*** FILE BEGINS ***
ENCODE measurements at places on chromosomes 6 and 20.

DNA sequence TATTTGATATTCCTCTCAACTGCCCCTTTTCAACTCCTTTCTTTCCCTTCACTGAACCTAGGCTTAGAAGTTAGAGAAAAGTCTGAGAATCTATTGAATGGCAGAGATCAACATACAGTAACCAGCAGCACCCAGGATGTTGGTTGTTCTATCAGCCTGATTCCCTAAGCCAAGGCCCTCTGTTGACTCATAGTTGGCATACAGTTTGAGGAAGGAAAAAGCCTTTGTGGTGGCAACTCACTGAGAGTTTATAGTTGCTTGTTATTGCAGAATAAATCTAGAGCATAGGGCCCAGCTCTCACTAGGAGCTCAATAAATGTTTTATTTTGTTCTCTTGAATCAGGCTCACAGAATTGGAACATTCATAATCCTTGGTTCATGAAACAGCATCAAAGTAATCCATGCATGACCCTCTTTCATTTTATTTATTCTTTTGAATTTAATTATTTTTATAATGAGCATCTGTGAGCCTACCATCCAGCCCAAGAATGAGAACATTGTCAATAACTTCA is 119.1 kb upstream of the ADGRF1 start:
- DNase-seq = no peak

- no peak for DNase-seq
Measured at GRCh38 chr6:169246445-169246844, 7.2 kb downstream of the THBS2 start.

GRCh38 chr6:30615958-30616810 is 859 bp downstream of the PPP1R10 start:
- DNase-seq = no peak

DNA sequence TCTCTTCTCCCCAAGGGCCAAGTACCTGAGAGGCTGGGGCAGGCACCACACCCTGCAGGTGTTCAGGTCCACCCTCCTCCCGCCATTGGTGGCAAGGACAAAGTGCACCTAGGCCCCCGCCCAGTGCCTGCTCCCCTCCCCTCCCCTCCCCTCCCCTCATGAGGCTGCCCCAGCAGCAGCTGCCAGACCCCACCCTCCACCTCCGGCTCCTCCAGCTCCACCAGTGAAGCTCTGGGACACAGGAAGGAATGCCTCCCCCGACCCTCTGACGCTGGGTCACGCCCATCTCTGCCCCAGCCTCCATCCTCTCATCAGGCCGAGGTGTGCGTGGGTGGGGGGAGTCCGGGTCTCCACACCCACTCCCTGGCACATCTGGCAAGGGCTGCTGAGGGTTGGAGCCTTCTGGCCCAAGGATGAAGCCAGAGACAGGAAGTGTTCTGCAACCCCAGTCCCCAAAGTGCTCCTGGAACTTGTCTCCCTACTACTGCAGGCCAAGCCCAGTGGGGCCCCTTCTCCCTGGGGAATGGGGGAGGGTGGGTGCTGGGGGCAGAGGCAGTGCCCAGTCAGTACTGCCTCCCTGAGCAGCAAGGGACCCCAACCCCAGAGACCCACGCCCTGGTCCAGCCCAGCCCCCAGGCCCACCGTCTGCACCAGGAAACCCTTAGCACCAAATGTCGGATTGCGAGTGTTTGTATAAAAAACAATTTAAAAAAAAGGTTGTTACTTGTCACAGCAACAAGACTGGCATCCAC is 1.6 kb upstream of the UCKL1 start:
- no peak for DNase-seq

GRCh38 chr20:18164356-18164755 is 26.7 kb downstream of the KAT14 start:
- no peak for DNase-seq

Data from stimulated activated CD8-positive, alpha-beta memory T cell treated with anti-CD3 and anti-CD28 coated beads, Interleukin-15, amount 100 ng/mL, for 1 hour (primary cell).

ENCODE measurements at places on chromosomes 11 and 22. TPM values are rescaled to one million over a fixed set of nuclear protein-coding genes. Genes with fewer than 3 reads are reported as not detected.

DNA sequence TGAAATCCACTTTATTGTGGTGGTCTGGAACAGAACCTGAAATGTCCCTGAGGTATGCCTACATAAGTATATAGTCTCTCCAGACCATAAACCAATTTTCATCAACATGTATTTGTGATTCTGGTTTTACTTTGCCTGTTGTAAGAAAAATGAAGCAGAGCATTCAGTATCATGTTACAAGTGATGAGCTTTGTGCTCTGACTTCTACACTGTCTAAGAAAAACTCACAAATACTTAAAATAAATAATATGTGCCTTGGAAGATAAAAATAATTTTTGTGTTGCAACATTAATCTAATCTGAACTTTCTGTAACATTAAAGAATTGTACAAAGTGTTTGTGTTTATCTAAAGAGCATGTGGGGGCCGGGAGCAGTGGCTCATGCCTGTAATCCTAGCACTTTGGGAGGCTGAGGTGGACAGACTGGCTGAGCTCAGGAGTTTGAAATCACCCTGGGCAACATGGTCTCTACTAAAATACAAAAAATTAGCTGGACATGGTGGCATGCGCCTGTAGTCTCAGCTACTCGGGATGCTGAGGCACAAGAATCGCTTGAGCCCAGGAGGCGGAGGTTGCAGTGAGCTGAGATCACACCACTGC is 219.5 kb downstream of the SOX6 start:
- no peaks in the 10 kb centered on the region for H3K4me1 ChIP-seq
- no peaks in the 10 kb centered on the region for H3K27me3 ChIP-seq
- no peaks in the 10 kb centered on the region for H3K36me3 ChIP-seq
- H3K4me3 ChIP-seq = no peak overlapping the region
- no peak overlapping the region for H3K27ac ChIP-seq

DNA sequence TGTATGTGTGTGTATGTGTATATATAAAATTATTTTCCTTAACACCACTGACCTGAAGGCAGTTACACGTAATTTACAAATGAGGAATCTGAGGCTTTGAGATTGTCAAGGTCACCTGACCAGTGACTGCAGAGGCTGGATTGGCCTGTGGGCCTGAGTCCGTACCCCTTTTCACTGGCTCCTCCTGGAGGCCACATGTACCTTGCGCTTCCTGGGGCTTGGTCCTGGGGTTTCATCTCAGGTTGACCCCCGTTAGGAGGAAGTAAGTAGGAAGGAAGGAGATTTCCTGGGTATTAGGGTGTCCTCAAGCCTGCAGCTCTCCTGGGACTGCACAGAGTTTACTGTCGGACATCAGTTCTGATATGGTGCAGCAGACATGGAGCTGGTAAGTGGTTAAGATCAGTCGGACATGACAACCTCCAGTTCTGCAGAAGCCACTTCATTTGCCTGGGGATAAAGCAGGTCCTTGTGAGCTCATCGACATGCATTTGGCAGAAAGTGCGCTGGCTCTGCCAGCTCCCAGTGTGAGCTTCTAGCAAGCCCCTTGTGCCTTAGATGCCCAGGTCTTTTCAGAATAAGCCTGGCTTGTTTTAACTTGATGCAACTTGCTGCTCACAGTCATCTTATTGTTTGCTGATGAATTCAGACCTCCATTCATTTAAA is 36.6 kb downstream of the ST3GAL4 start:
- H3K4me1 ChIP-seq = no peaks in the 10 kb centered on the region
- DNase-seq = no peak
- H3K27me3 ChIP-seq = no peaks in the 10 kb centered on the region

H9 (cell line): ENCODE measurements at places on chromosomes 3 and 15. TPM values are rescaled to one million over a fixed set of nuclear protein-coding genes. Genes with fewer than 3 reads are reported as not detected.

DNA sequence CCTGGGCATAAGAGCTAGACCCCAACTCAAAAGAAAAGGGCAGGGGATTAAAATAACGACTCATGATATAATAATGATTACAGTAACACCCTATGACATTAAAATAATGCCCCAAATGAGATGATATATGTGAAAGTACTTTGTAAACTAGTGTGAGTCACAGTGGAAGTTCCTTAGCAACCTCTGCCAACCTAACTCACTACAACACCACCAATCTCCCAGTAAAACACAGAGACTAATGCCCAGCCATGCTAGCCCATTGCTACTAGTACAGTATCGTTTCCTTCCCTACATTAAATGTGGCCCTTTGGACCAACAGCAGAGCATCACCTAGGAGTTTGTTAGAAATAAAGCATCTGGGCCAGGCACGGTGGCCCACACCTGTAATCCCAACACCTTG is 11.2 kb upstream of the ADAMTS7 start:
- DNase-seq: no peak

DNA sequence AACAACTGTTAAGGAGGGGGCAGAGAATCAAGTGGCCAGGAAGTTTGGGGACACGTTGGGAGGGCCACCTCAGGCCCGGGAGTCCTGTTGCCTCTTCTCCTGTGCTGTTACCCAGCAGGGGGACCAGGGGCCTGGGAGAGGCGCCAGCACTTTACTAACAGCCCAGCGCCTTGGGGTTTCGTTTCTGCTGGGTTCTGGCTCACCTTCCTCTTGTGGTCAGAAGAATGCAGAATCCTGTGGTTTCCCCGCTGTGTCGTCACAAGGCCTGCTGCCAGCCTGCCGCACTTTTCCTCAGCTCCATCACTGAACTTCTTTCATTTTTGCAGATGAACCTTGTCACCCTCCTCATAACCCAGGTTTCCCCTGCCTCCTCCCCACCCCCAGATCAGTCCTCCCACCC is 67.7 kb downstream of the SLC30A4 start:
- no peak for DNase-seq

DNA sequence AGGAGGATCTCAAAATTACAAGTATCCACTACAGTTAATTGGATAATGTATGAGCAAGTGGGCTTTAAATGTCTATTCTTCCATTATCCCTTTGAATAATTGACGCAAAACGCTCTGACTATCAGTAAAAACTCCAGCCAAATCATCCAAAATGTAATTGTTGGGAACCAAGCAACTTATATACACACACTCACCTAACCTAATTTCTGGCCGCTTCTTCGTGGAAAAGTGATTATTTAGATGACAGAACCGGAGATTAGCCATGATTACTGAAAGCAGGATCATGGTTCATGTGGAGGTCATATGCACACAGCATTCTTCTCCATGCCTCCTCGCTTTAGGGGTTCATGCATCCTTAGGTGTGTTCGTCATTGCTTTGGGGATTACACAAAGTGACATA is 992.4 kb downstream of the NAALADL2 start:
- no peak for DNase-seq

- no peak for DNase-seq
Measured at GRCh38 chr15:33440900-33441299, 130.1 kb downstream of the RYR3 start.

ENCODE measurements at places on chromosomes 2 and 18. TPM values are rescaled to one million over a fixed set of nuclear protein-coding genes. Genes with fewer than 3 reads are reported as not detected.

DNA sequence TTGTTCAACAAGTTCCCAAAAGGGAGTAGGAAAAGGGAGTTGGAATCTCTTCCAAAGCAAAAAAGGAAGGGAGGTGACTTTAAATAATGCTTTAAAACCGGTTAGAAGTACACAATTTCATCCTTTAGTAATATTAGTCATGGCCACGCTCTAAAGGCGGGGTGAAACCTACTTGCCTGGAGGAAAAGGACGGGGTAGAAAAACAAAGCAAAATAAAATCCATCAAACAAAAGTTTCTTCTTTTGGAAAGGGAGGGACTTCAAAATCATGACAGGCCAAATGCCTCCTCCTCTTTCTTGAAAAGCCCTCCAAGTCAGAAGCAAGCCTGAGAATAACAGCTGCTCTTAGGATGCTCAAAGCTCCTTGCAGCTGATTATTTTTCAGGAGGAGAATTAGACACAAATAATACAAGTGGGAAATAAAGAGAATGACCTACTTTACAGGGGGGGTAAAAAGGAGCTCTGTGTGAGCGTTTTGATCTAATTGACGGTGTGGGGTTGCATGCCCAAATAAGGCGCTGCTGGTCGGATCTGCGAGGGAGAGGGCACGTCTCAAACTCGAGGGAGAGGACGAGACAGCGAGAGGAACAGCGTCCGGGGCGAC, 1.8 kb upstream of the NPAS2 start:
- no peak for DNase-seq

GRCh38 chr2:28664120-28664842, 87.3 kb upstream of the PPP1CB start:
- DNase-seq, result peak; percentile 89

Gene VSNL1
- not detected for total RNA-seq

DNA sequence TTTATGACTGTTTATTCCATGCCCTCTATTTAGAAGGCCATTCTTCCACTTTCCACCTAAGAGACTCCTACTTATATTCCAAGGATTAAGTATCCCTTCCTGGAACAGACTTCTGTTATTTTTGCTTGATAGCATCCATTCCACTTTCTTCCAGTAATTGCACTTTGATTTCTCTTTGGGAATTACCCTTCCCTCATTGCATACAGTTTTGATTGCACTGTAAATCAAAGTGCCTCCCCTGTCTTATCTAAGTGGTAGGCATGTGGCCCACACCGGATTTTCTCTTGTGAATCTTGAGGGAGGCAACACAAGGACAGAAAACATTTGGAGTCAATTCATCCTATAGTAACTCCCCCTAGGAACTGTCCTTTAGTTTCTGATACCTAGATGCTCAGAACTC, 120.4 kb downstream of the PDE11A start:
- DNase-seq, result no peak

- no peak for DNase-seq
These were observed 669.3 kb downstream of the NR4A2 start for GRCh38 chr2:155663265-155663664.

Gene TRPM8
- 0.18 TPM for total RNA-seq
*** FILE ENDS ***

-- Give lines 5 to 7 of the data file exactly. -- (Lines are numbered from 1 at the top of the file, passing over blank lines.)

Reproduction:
Measured at GRCh38 chr6:169246445-169246844, 7.2 kb downstream of the THBS2 start.

GRCh38 chr6:30615958-30616810 is 859 bp downstream of the PPP1R10 start:
- DNase-seq = no peak